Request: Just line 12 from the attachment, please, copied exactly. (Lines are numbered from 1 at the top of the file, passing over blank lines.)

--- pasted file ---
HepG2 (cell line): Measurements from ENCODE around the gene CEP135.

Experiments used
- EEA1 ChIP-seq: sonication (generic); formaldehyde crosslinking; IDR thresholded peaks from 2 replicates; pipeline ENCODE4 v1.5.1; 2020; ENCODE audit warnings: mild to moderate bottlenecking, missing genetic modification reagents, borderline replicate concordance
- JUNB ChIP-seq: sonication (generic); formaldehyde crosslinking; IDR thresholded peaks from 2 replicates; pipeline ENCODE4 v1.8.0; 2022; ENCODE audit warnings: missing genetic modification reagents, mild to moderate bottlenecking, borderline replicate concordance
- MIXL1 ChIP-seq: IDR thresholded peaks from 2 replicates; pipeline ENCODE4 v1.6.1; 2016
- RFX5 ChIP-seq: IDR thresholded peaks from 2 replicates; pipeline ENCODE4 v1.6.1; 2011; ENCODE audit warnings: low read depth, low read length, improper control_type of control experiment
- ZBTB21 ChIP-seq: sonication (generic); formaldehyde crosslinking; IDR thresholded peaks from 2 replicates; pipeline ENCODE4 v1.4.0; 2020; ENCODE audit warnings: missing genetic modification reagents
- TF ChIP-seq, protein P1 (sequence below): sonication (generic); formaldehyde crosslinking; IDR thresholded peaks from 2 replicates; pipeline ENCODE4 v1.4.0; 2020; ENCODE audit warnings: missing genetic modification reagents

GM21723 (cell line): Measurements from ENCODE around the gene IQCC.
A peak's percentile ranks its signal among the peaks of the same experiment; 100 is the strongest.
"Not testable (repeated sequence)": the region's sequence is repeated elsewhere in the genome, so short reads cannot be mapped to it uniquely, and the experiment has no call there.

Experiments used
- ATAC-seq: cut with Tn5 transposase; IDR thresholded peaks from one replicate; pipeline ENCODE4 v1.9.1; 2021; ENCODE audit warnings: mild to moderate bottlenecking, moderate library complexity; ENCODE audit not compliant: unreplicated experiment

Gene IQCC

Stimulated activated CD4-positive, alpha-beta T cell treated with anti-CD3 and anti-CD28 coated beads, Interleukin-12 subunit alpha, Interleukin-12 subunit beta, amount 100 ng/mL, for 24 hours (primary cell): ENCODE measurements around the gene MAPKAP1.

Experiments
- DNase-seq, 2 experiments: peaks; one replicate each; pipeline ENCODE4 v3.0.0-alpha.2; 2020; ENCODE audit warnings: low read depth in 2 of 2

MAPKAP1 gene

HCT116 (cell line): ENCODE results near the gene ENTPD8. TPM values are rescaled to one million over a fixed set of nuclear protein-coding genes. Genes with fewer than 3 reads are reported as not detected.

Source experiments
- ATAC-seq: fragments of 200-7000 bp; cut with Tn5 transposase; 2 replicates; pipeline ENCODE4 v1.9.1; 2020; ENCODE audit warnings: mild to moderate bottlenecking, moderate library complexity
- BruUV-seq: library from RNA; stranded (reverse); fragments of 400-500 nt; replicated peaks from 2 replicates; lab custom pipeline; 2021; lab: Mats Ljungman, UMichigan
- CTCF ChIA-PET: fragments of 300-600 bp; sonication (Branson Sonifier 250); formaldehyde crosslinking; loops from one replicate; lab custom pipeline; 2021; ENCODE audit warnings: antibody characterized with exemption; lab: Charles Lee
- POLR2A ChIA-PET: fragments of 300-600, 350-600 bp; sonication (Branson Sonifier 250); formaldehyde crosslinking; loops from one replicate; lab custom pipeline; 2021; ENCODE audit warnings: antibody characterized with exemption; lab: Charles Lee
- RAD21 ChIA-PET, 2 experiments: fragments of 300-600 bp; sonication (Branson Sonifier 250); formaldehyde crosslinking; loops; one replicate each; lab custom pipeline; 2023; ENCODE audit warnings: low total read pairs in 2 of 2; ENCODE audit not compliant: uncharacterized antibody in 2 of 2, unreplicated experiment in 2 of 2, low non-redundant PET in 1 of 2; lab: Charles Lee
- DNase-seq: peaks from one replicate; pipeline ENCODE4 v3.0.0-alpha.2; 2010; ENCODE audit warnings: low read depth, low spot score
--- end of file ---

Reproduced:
Experiments used